The appellant felt that, by the use of his own labour, the extension could be provided at a cost of $2,000 although he had obtained estimates in the vicinity of $10,000 and $13,000 to have the work done by a contractor.
Although the appellant had not so advised the respondent, it appears that the appellant is prepared to remove the frame shed and the small extension on the north side of the existing dwelling.
The subject lands fall within the jurisdiction of the respondent as the entire lands owned by the appellant are within the regional flood plain of, not only, the branch of Tannery Creek that passes through the subject lands but also of another tributary of the creek that joins with the first-mentioned branch approximately 200 feet downstream from the subject lands. The combined channels flow through a culvert in Tyler Street.
The relevant elevations expressed in meters in respect of the subject lands are as follows:
Ground elevation at dwelling: 256
First floor elevation of existing dwelling: 256.6
Temperance Street: 256.4
Tyler Street: 255.7
Five year storm: 256.17
Ten year storm: 256.21
Twenty-five year storm: 256.37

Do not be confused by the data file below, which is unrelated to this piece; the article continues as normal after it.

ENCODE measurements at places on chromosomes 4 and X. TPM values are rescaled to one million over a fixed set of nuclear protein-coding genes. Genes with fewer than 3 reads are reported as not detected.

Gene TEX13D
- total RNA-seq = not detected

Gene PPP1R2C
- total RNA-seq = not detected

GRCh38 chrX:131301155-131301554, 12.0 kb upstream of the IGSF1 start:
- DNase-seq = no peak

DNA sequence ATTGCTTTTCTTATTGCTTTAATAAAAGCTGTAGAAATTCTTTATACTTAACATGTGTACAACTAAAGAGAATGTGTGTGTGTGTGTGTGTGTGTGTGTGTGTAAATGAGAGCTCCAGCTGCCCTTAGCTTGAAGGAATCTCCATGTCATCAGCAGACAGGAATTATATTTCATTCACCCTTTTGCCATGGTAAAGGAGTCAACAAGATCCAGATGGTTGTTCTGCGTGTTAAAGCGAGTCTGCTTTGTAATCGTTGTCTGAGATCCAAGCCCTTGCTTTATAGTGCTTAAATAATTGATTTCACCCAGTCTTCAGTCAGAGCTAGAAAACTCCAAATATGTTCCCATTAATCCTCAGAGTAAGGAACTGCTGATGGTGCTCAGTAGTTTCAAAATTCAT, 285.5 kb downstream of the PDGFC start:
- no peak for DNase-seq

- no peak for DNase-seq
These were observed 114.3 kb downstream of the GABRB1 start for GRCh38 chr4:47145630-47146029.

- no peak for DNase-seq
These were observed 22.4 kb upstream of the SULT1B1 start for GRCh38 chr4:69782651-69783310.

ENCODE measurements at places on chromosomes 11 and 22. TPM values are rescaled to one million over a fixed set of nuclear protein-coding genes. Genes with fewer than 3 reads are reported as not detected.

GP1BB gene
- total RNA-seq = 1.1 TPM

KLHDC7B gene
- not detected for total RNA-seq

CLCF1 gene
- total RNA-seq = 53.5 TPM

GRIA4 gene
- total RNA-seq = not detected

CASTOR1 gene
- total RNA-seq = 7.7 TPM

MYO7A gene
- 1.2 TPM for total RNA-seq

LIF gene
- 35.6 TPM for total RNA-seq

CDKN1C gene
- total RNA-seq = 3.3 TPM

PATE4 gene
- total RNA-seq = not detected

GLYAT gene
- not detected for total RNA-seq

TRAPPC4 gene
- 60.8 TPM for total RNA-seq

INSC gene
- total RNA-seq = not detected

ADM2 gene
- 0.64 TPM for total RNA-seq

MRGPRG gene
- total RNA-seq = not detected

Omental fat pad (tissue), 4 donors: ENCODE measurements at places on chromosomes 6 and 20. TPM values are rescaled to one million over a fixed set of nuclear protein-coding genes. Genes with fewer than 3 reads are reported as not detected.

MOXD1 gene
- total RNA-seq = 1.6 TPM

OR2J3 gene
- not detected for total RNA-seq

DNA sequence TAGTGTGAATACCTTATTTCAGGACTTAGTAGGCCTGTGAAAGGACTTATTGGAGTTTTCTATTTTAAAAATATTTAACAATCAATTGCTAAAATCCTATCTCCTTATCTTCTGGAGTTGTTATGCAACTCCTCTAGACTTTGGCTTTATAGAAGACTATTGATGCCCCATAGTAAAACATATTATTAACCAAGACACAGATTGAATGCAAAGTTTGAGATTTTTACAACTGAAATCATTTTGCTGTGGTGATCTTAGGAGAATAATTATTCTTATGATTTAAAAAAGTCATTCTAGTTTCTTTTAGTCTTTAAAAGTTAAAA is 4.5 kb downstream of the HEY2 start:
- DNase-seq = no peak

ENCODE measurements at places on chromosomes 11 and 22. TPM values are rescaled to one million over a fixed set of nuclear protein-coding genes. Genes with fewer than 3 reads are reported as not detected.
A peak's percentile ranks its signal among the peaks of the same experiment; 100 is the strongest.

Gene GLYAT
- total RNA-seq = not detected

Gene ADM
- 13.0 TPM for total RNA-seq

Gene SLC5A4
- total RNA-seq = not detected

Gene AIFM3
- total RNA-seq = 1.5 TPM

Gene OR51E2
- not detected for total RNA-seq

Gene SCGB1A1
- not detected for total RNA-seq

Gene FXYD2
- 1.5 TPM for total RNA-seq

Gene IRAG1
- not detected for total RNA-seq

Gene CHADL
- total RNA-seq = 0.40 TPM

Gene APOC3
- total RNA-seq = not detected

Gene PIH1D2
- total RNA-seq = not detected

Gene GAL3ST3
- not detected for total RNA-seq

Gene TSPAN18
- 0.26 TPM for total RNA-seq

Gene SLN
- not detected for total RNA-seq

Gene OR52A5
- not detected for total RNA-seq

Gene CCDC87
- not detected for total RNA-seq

Fifty year storm: 256.42
One hundred year storm: 256.59
Regional storm: 257.2
From the above figures it will be noted that the depth of flooding of a regional flood will be 3.9 feet at ground level at the site of the existing dwelling. This is the difference between 257.2 meters and 256 meters. In addition, at the first-floor level there would be .6 meters of flooding or two feet of flooding. It was alleged by the appellant that the first-floor level is below the elevations of all storms other than the regional storm. According to a HEC-2 computer output filed by the respondent, the depth of flooding during a five year, ten year, twenty-five year, fifty year, one hundred year and regional storm at the ground level, are approximately 6.8 inches, 8.4 inches, 14.8 inches, 16.8 inches, 43.6 inches and 47 inches.